My Father was a man who guided us and who loved us. He was our dad, our mentor, and our friend. A man who was not so bad for an old guy!
Lectures my father gave …
My father always has been and always will be considered a man of honour, integrity and stature. He was also human. He was a dad and subject to all the idiosyncrasies of that idyllic state. In simplest terms, he ain’t perfect. Of course growing up I just assumed he was perfect. Aren’t all fathers? We used to tease my Dad about his lectures. You know all the usual ones that fathers give their children – drive from point a to point b, no ‘parking’, look both ways before you date. As his children we would roll our eyes and say “lecture 37” or “lecture 210”. And we would all laugh. But we didn’t disobey, or at least not openly. My Father laid down the law in our family. Of course laws were meant to be broken, or at least bent a little. I read that somewhere.
Father’s are people too!
Perhaps the first time I realized my father was human was the time I cut my finger. It was not a bad cut, really, but it bled a lot. By the time I made it to my father (my mother was out of the house) it looked as if I had amputated the finger, and done a really bad job of it. It was not a pretty sight! Dad didn’t panic, he just looked scared. I didn’t appreciate how it looked at the time, I was used to it, I was a kid. He took my hand and placed it under the kitchen tap. Once the blood was gone, he couldn’t find the cut. I thought everything was status quo, but he would not let me go out and play again. I had to wait for my mother to come home. I was probably ten years old.
Then there was the time I wanted to go horseback riding with a friend. I had the money and a ride. It was just a matter of form to ask permission. My mother always said yes. Mom wasn’t home. Dad said no. No reason either. It wasn’t until many years later that I understood these two episodes. My father could not bear to face my mother if anything had happened to me. I guess it is just a dad thing.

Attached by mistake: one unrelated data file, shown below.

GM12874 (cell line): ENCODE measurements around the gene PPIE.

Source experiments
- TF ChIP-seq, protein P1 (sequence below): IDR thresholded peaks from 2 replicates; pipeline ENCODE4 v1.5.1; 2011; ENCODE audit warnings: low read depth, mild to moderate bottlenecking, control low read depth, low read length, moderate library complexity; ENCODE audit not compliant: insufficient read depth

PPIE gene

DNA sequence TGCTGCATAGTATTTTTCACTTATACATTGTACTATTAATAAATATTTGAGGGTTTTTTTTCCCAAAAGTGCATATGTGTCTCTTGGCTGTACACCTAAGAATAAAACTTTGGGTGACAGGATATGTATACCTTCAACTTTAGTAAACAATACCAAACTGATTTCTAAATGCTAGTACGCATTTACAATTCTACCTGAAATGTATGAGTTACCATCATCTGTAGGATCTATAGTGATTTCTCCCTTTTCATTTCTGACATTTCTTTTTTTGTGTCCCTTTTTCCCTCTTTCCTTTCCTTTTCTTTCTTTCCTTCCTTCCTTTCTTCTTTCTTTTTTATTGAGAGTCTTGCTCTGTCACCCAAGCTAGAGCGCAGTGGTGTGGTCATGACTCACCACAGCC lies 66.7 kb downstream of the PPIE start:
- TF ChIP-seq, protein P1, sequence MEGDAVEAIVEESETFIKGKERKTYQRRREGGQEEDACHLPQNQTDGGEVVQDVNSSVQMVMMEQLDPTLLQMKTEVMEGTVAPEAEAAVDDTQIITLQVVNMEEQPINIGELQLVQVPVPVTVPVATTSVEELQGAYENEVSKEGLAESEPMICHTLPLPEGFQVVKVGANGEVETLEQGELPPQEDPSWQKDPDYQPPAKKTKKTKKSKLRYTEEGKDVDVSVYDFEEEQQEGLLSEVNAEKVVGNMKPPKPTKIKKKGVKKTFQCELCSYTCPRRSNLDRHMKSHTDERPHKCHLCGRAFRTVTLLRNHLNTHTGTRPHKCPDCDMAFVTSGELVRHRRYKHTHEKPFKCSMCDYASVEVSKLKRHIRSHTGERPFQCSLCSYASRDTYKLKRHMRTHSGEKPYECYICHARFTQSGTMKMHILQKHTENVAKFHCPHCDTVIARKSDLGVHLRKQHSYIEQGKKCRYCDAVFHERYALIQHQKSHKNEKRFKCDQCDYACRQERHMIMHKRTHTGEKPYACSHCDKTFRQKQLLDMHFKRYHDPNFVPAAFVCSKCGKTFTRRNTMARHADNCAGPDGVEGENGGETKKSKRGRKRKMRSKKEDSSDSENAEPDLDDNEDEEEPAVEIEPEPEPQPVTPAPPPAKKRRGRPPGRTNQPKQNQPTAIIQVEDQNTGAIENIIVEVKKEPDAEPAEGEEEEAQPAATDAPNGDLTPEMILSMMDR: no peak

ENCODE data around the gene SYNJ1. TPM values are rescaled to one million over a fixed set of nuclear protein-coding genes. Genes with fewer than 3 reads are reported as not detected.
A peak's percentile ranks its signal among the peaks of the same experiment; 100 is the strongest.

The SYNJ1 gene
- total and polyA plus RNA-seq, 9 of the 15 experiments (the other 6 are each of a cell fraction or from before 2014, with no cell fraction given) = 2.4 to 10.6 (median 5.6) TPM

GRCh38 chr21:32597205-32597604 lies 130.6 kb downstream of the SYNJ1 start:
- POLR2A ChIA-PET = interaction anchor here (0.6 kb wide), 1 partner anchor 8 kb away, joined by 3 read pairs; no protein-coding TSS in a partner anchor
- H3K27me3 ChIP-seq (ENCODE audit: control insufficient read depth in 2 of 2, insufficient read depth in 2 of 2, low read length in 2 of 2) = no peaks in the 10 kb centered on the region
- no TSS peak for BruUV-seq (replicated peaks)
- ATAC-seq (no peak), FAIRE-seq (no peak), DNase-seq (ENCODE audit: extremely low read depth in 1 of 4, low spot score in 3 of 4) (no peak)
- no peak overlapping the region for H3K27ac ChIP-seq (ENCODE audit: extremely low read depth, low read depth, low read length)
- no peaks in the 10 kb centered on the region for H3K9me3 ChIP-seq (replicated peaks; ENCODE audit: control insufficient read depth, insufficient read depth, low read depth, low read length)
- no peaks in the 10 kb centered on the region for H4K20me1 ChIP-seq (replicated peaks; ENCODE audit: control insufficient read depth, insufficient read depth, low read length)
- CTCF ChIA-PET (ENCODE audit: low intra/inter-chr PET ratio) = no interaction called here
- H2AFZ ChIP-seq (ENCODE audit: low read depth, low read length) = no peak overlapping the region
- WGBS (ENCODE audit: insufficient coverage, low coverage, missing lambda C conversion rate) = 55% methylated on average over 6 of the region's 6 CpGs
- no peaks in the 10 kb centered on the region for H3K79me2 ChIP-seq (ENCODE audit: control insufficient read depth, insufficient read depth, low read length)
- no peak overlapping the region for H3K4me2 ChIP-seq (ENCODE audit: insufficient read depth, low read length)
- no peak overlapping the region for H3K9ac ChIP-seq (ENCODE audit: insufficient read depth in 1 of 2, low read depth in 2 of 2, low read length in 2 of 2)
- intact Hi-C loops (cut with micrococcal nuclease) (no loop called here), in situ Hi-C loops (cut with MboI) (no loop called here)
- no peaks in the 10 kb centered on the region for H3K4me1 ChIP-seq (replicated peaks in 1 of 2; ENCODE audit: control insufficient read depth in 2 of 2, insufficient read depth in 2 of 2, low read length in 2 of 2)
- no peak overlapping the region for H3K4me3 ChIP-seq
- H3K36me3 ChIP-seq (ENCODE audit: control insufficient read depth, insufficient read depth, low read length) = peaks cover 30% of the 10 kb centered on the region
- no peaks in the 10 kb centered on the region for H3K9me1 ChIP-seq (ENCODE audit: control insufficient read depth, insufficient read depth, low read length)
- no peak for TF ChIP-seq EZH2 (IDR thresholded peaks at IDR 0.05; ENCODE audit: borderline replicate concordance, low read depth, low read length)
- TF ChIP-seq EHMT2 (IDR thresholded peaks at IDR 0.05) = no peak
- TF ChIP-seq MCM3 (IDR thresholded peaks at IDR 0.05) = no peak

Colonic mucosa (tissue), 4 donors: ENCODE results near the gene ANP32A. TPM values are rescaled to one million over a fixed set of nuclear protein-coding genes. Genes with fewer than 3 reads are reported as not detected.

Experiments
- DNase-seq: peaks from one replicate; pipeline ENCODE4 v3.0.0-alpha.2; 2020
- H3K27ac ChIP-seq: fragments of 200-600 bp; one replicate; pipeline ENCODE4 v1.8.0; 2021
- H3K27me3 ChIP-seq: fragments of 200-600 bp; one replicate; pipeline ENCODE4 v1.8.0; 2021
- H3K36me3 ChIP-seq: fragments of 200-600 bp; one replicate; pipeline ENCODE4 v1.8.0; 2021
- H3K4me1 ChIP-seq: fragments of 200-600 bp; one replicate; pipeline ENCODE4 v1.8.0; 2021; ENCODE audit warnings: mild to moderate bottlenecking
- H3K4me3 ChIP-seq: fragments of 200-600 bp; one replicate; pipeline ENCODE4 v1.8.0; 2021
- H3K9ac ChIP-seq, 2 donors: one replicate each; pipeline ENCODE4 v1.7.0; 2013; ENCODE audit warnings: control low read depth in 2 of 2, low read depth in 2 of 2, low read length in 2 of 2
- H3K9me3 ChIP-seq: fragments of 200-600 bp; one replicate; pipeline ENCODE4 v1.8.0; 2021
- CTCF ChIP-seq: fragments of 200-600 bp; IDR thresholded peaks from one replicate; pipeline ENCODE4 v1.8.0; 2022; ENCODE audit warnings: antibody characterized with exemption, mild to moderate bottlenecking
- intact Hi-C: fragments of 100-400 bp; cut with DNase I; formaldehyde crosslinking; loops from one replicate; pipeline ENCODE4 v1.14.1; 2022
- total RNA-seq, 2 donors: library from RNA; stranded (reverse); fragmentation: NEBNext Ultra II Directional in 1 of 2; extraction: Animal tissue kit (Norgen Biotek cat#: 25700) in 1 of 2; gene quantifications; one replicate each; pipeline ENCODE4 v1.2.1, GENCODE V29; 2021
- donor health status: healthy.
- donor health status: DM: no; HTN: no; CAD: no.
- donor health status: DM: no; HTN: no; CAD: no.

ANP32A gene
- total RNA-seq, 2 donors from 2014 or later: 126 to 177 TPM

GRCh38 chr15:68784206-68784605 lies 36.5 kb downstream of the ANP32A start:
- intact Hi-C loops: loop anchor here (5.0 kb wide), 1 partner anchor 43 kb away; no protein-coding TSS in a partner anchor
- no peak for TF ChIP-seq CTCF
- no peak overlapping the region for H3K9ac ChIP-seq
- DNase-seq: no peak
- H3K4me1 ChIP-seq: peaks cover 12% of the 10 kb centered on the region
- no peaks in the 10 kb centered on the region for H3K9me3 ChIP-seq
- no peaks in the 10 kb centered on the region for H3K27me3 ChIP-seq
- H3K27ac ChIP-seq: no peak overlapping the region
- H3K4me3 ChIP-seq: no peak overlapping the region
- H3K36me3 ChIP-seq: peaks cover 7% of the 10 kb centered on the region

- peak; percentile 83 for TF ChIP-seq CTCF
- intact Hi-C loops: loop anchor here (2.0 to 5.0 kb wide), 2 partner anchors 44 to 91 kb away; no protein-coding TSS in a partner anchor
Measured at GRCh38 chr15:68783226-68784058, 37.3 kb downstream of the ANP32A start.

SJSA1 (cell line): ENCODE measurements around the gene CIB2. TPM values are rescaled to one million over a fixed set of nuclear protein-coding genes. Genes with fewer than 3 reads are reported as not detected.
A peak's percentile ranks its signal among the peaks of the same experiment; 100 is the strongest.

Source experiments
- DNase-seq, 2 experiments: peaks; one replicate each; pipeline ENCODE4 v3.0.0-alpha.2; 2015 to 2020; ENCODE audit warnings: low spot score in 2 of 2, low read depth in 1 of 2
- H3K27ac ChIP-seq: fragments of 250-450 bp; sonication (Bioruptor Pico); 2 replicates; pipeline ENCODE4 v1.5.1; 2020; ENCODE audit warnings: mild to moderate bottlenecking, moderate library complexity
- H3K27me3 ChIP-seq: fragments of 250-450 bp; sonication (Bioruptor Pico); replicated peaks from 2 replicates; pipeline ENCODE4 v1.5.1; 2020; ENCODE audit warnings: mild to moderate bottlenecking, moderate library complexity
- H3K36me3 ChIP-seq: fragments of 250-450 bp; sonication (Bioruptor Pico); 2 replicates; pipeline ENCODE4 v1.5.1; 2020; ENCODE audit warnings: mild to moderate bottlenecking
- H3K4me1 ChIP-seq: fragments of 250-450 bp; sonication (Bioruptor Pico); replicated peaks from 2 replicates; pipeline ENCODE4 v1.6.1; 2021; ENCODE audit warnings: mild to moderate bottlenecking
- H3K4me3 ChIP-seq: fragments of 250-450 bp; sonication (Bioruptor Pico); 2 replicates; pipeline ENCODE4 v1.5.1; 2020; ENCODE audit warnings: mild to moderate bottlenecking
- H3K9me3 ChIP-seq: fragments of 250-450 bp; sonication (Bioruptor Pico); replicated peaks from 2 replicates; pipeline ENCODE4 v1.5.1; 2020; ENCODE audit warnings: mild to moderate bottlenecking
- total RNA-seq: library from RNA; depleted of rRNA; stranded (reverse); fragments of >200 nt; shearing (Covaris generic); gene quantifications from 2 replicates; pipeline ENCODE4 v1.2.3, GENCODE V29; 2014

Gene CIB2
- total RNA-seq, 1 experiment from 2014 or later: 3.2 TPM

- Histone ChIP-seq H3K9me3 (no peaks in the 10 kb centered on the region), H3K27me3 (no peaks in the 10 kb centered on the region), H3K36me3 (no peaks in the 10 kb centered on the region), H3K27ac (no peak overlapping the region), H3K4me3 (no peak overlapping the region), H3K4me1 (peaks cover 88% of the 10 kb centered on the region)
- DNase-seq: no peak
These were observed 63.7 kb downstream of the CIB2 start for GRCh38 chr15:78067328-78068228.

The dog made me do it
My father was a distinguished looking man but appearances can be deceiving. Take the yearly trial of showing a beautiful but willful dog how to use the dog door. My father had installed a ‘dog door’ in the screen door off the kitchen to make it easier for Samantha (a brindle boxer) to come in and out at her leisure. In theory, as in practice, it was a wonderful idea. Of course, it was not used in the winter time. It would mean leaving the glass door open and that would be too cold. So every spring Samantha was once again offered the opportunity to use her door. Here comes the good part. I don’t know if she really did have a fear about using the door for the first time every year or she just enjoyed the image of my very distinguished father on his hands and knees crawling through that door, several times. I must admit my mother and I always made sure we were nearby. I wonder why I never took a picture?
Thanks dad, we love you.